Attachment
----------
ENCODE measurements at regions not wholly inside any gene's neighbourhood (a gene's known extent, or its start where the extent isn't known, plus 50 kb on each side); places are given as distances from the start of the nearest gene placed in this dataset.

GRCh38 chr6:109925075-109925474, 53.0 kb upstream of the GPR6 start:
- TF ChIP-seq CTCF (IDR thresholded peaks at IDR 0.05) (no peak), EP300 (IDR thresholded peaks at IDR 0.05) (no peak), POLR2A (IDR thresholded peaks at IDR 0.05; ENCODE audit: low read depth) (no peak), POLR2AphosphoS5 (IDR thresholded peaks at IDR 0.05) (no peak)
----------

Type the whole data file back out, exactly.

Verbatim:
ENCODE measurements at regions not wholly inside any gene's neighbourhood (a gene's known extent, or its start where the extent isn't known, plus 50 kb on each side); places are given as distances from the start of the nearest gene placed in this dataset.

GRCh38 chr6:109925075-109925474, 53.0 kb upstream of the GPR6 start:
- TF ChIP-seq CTCF (IDR thresholded peaks at IDR 0.05) (no peak), EP300 (IDR thresholded peaks at IDR 0.05) (no peak), POLR2A (IDR thresholded peaks at IDR 0.05; ENCODE audit: low read depth) (no peak), POLR2AphosphoS5 (IDR thresholded peaks at IDR 0.05) (no peak)